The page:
Moscow Indicates It Won’t Be Ignored in the ’Near Abroad’

S. Frederick Starr, a longtime expert on the Caucasus and Central Asia, says Russia is using a "carrot and stick" approach to attempt to force the United States out of a crucial air base in Kyrgyzstan, showing its determination to reclaim its traditional influence in the so-called near abroad.

February 12, 2009

To help readers better understand the nuances of foreign policy, CFR staff writers and Consulting Editor Bernard Gwertzman conduct in-depth interviews with a wide range of international experts, as well as newsmakers.

On a recent visit to Moscow, the president of Kyrgyzstan announced that he was canceling the U.S. right to use the Manas air base in Kyrgyzstan, which has served as a transit point for U.S. and NATO shipments to Afghanistan since December 2001. S. Frederick Starr, a long-time expert on the Caucasus and Central Asia, says Russia is using a "carrot and stick" approach to attempt to force the United States out of the air base. He says this shows Moscow’s determination to reclaim its traditional influence in the so-called near abroad and its determination "to establish a sphere of influence, and they mean an exclusive sphere of influence, in the former Soviet territories, including the Caucasus and Central Asia." 

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Seemingly out of the blue, the president of Kyrgyzstan announced that he was canceling the U.S. rights to use the Manas air base in Kyrgyzstan. Since then most people have interpreted this as a further sign of the Russians’ determination, as they showed in Georgia last summer, to demonstrate they don’t like the United States infringing on their influence in the former Soviet republics. What’s your take on all of this?

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Moscow means "to establish a sphere of influence, and they mean an exclusive sphere of influence, in the former Soviet territories, including the Caucasus and Central Asia."

That’s essentially correct, but this should not have been a surprise or a shock. There was a lot of talk about this beforehand. More so because it’s part of the pre-election debate within Kyrgyzstan [presidential elections are due in 2010]. Back in January, there was a cyberstrike on Kyrgyzstan launched from Russia, which effectively knocked out that country’s Internet suppliers. There’s a startling resemblance to earlier cyberstrikes on Estonia, and then on Georgia. The cyberstrikes seemed to be the stick, if you will, and then the carrot was offered when [President Kurmanbek] Bakiyev went to Moscow. It’s an interesting fact that the Russians, at a time when their own economy is in serious trouble, and when there are fundamental social needs at home, found $2 billion to offer to Kyrgyzstan.

Now the Kyrgyzstan parliament hasn’t yet ratified this.  There’s no question they’ll do that, is there?

The internal debates in Kyrgyzstan are infinitely complex. There are strong and capable political leaders who strongly oppose Bakiyev’s action. A notable among them is Bakyt Beshimov, who is head of the Social Democratic Party, and a very competent and intelligent person. He served as vice president of the American University of Central Asia, which is located in the capital of Kyrgyzstan, and vehemently defends the continuation of the American base there. So it becomes a struggle within the Kyrgyz political elite, unfortunately fueled on one side by $2 billion, and I should add, a generous number of impressive bribes.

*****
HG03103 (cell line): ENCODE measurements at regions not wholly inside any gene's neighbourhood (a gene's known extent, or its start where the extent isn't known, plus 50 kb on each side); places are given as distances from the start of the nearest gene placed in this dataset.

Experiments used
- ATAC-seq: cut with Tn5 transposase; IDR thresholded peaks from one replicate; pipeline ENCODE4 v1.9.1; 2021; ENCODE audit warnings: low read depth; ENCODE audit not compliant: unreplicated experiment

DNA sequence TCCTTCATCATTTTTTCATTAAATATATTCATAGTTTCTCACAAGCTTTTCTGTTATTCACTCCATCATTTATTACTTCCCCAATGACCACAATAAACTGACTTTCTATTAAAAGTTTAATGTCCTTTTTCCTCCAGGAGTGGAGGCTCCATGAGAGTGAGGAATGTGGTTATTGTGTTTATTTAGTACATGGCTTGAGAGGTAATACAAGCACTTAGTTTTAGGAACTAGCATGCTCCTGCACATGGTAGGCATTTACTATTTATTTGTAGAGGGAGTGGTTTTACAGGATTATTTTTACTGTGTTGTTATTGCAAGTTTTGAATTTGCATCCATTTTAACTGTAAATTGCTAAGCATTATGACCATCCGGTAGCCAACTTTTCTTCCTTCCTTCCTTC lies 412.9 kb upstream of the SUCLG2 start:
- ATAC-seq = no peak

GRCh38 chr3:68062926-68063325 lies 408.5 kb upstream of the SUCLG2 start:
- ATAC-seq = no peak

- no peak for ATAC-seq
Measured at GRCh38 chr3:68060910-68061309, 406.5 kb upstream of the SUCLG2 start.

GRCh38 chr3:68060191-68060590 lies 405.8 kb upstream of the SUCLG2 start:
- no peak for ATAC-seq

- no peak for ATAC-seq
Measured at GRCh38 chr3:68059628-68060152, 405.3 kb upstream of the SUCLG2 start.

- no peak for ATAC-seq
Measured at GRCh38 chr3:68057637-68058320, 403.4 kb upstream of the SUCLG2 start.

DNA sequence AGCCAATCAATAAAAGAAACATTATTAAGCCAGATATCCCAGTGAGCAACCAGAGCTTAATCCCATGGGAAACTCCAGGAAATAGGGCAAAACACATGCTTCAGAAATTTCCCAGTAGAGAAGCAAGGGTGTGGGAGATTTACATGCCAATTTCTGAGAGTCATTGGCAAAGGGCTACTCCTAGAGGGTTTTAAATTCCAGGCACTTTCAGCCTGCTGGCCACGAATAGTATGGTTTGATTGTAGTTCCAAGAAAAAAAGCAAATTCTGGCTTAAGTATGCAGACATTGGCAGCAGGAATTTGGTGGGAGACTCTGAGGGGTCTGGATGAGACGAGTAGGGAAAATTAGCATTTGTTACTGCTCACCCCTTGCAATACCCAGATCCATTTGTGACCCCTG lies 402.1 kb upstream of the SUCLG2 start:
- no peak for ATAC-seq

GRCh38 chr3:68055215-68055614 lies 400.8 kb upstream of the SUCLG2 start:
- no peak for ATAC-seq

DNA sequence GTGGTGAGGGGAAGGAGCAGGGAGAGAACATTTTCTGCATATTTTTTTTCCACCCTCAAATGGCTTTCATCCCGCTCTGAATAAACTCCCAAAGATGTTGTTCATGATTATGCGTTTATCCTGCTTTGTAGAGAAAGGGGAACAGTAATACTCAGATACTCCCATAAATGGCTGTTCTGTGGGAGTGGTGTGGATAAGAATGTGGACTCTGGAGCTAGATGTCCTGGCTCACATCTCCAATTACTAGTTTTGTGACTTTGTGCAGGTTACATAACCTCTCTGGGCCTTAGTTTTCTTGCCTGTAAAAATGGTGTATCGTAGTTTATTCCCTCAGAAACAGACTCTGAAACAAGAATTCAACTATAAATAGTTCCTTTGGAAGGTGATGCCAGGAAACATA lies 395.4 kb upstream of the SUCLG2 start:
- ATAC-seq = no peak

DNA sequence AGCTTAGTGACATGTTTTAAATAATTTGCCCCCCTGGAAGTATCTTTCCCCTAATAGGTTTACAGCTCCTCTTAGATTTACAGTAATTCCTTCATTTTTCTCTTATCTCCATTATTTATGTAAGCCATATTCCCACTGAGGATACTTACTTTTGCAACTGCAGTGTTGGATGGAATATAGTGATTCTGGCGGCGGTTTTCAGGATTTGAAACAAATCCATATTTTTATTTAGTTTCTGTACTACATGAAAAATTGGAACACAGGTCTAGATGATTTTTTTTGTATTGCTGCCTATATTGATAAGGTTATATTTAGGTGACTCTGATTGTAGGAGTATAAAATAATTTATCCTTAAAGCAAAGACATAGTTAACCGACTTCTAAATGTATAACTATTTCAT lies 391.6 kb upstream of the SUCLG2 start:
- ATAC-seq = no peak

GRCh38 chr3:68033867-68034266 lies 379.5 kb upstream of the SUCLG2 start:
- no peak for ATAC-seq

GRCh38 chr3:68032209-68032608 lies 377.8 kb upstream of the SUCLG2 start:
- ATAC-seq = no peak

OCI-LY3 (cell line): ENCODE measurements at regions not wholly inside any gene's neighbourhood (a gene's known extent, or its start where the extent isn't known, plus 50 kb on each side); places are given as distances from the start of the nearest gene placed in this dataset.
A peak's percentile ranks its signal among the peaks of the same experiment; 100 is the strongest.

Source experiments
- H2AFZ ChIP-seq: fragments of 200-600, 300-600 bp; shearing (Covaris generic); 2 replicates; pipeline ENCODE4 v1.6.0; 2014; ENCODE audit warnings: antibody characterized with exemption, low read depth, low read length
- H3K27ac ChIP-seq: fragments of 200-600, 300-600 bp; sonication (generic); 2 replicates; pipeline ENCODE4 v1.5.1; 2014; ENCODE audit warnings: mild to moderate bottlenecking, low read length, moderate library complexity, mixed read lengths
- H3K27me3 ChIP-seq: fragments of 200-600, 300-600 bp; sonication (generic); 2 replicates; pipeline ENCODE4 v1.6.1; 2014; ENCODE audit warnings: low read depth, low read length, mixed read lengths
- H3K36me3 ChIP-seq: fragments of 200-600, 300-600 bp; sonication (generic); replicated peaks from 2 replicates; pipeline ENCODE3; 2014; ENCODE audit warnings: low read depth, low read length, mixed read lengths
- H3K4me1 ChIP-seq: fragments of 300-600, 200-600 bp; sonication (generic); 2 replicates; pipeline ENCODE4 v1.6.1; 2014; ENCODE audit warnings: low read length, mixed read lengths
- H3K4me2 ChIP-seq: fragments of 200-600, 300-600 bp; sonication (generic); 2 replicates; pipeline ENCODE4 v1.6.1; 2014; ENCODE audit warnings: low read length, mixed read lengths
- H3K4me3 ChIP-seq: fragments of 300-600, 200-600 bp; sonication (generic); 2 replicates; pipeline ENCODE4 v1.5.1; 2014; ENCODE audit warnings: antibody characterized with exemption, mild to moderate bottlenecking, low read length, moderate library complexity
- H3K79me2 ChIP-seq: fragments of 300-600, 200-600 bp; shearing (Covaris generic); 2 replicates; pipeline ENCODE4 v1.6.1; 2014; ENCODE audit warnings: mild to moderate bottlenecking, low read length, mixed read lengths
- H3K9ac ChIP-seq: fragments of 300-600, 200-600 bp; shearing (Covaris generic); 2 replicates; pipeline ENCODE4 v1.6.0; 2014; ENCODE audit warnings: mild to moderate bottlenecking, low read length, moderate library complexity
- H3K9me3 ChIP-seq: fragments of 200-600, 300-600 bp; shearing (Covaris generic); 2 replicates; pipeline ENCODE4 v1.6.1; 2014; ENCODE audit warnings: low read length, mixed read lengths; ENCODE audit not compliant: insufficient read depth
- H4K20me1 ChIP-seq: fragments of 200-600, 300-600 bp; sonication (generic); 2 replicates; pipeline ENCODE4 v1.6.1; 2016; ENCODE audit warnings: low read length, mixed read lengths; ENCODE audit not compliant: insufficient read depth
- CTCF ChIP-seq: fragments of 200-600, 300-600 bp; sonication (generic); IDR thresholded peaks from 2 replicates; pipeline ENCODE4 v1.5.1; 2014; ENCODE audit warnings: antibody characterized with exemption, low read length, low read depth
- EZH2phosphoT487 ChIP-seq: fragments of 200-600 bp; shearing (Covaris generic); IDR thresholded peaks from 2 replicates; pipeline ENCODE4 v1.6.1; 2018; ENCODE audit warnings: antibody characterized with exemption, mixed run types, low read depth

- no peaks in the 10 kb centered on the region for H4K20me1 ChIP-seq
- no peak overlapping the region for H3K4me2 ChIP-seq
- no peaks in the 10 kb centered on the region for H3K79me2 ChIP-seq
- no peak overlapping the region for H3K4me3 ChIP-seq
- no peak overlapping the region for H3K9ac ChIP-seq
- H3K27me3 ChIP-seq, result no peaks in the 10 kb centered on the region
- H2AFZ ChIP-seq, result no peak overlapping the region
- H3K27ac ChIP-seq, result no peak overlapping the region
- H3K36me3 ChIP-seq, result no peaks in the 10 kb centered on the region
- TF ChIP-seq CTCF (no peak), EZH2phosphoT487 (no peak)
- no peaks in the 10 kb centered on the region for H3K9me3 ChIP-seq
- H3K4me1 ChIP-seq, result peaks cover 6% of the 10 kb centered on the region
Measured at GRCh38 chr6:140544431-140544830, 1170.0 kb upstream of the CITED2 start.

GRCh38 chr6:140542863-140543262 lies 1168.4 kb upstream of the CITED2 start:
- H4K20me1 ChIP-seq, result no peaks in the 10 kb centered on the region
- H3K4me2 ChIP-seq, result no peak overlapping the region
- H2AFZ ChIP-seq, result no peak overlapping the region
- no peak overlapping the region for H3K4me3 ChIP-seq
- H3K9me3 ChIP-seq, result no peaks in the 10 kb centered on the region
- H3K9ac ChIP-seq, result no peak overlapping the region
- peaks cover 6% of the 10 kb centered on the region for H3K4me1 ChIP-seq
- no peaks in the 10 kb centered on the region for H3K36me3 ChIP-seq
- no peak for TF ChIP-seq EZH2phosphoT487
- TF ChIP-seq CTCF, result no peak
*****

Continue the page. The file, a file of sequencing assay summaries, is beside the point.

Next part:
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Does this leave the United States in a very desperate situation? How do U.S. and European materiel get into Afghanistan?

That’s the key issue in this case. The plan immediately after 9/11 was to have a base in Uzbekistan, which the government of Uzbekistan was quick to offer at Khanabad, and which functioned well and had all the appearances of being a long-term arrangement. Unfortunately, the Uzbeks addressed six letters to the Department of State asking to clarify the long-term arrangement, "Do you want two years, five years, ten years?" They were pretty open on that. And none of these letters were answered, and in the end, their pride was at issue, and they terminated the arrangement [in 2005]. That’s when the United States expanded operations at Manas in Kyrgyzstan.

There’s been a lot written about the problems of shipping goods by land through Pakistan to Afghanistan. Could you talk about that?

The Pentagon has relied on shipping goods to the port of Karachi and trucking them through the Khyber Pass, the border point between Pakistan and Afghanistan. There’s reason to be concerned that the United States may be seriously considering a land route across Russia that would eventually come down through Kazakhstan, Uzbekistan, and so forth. Why is this problematic? Because it gives to Russia exactly the same type of control over our war materiel pipeline as it has over the natural gas pipelines to Europe. And we have seen evidence that they’re willing to interrupt deliveries for political ends, so it seems to me a rather imprudent plan.

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It’s interesting because President Obama has made Afghanistan a major foreign policy priority.

And rightly so.

And the Russians know that. And here he’s only in office for a couple of weeks, and they stick it to him over the Manas air base. [Russia, meanwhile, has denied any link between the base closure and the Kyrgyzstan loan].

"The worrisome thing that we have seen in the past month is clear evidence that Russia would like to expand this sphere of influence concept to include Afghanistan. And this is an obvious step in that direction."